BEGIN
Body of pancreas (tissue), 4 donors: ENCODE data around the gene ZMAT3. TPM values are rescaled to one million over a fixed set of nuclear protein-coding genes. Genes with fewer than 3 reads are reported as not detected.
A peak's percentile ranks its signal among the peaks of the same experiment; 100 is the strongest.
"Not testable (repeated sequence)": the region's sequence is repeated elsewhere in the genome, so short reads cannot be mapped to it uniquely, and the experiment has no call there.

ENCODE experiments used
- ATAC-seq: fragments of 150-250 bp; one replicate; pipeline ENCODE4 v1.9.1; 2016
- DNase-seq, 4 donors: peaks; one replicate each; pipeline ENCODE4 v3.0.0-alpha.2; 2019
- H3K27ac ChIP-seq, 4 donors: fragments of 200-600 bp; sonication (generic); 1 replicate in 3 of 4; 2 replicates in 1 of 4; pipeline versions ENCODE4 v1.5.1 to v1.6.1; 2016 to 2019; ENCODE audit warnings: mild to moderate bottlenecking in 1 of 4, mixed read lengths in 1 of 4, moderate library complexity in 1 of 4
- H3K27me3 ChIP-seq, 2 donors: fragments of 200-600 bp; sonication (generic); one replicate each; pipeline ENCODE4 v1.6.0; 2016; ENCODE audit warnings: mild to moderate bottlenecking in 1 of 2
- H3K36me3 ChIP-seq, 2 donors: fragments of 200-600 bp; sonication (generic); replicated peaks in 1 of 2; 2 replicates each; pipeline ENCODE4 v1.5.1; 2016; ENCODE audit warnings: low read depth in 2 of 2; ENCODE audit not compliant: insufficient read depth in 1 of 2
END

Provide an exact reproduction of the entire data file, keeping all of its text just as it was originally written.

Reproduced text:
Body of pancreas (tissue), 4 donors: ENCODE data around the gene ZMAT3. TPM values are rescaled to one million over a fixed set of nuclear protein-coding genes. Genes with fewer than 3 reads are reported as not detected.
A peak's percentile ranks its signal among the peaks of the same experiment; 100 is the strongest.
"Not testable (repeated sequence)": the region's sequence is repeated elsewhere in the genome, so short reads cannot be mapped to it uniquely, and the experiment has no call there.

ENCODE experiments used
- ATAC-seq: fragments of 150-250 bp; one replicate; pipeline ENCODE4 v1.9.1; 2016
- DNase-seq, 4 donors: peaks; one replicate each; pipeline ENCODE4 v3.0.0-alpha.2; 2019
- H3K27ac ChIP-seq, 4 donors: fragments of 200-600 bp; sonication (generic); 1 replicate in 3 of 4; 2 replicates in 1 of 4; pipeline versions ENCODE4 v1.5.1 to v1.6.1; 2016 to 2019; ENCODE audit warnings: mild to moderate bottlenecking in 1 of 4, mixed read lengths in 1 of 4, moderate library complexity in 1 of 4
- H3K27me3 ChIP-seq, 2 donors: fragments of 200-600 bp; sonication (generic); one replicate each; pipeline ENCODE4 v1.6.0; 2016; ENCODE audit warnings: mild to moderate bottlenecking in 1 of 2
- H3K36me3 ChIP-seq, 2 donors: fragments of 200-600 bp; sonication (generic); replicated peaks in 1 of 2; 2 replicates each; pipeline ENCODE4 v1.5.1; 2016; ENCODE audit warnings: low read depth in 2 of 2; ENCODE audit not compliant: insufficient read depth in 1 of 2